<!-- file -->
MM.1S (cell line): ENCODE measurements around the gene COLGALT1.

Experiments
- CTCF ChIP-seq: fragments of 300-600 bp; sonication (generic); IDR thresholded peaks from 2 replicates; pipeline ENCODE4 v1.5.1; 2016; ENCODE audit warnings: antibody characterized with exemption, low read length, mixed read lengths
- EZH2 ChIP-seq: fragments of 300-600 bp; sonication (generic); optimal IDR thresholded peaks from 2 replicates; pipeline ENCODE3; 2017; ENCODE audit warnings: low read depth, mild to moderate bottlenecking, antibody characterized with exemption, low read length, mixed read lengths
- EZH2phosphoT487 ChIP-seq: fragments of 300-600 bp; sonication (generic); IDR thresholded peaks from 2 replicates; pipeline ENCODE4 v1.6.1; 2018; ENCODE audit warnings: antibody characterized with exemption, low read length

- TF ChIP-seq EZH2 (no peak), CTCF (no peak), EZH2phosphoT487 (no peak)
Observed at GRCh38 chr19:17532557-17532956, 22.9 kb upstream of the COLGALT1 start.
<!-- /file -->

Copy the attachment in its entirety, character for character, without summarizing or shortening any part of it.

MM.1S (cell line): ENCODE measurements around the gene COLGALT1.

Experiments
- CTCF ChIP-seq: fragments of 300-600 bp; sonication (generic); IDR thresholded peaks from 2 replicates; pipeline ENCODE4 v1.5.1; 2016; ENCODE audit warnings: antibody characterized with exemption, low read length, mixed read lengths
- EZH2 ChIP-seq: fragments of 300-600 bp; sonication (generic); optimal IDR thresholded peaks from 2 replicates; pipeline ENCODE3; 2017; ENCODE audit warnings: low read depth, mild to moderate bottlenecking, antibody characterized with exemption, low read length, mixed read lengths
- EZH2phosphoT487 ChIP-seq: fragments of 300-600 bp; sonication (generic); IDR thresholded peaks from 2 replicates; pipeline ENCODE4 v1.6.1; 2018; ENCODE audit warnings: antibody characterized with exemption, low read length

- TF ChIP-seq EZH2 (no peak), CTCF (no peak), EZH2phosphoT487 (no peak)
Observed at GRCh38 chr19:17532557-17532956, 22.9 kb upstream of the COLGALT1 start.